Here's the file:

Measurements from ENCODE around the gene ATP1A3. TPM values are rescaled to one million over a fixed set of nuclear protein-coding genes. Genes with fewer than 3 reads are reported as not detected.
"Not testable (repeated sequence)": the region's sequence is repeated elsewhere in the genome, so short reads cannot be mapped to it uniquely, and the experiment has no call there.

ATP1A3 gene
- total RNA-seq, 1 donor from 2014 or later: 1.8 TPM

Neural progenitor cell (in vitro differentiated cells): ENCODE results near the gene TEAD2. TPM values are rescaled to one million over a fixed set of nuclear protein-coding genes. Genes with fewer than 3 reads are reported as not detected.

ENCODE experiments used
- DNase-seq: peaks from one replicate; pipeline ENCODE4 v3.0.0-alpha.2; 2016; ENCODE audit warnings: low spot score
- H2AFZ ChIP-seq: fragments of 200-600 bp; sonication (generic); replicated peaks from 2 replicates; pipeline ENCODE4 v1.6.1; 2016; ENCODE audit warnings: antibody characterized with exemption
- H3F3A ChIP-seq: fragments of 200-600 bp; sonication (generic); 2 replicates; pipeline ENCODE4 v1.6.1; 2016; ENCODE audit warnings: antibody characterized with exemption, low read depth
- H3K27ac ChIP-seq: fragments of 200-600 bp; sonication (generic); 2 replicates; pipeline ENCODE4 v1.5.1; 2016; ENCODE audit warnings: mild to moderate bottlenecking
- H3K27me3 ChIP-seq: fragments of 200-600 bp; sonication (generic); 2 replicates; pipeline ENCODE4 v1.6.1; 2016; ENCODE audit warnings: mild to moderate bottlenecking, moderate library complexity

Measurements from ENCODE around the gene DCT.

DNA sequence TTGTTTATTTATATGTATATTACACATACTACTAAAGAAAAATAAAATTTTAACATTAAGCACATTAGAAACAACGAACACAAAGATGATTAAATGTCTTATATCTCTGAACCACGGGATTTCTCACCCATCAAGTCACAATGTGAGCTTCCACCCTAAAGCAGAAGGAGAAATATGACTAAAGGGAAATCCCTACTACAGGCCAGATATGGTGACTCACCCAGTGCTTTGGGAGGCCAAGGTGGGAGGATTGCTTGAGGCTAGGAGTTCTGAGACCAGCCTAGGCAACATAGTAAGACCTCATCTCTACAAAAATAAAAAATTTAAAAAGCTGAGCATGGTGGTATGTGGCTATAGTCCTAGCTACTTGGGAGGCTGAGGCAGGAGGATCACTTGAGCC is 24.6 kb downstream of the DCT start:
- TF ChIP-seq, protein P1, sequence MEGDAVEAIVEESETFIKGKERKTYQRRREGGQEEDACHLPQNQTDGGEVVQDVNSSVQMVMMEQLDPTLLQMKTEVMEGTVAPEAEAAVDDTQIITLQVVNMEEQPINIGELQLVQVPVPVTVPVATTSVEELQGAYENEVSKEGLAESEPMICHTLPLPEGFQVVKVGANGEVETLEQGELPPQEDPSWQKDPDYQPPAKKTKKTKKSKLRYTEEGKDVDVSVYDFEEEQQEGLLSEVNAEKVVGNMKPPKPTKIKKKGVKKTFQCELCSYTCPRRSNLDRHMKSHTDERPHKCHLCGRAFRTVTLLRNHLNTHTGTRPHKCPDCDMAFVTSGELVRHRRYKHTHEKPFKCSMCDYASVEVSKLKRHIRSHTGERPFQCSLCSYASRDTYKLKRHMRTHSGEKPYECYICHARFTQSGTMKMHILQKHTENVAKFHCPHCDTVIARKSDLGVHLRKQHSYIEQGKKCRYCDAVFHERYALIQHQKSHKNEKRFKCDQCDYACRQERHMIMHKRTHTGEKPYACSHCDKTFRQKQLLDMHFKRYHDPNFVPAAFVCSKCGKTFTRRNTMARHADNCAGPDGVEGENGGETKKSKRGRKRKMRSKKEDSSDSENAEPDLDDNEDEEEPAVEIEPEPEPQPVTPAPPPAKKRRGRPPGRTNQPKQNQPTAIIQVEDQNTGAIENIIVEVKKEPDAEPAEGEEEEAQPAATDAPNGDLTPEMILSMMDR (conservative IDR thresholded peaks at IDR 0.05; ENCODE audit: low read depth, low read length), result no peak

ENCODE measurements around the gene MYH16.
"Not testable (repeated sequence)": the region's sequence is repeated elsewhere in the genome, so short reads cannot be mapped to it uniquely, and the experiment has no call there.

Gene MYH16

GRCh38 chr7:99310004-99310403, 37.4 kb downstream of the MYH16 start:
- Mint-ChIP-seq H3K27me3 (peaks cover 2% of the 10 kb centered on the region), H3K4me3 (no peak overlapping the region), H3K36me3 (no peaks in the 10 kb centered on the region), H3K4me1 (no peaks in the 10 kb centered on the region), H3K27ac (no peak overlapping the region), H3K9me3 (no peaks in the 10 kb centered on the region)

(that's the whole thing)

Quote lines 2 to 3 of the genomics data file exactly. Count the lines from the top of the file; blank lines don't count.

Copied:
"Not testable (repeated sequence)": the region's sequence is repeated elsewhere in the genome, so short reads cannot be mapped to it uniquely, and the experiment has no call there.

ATP1A3 gene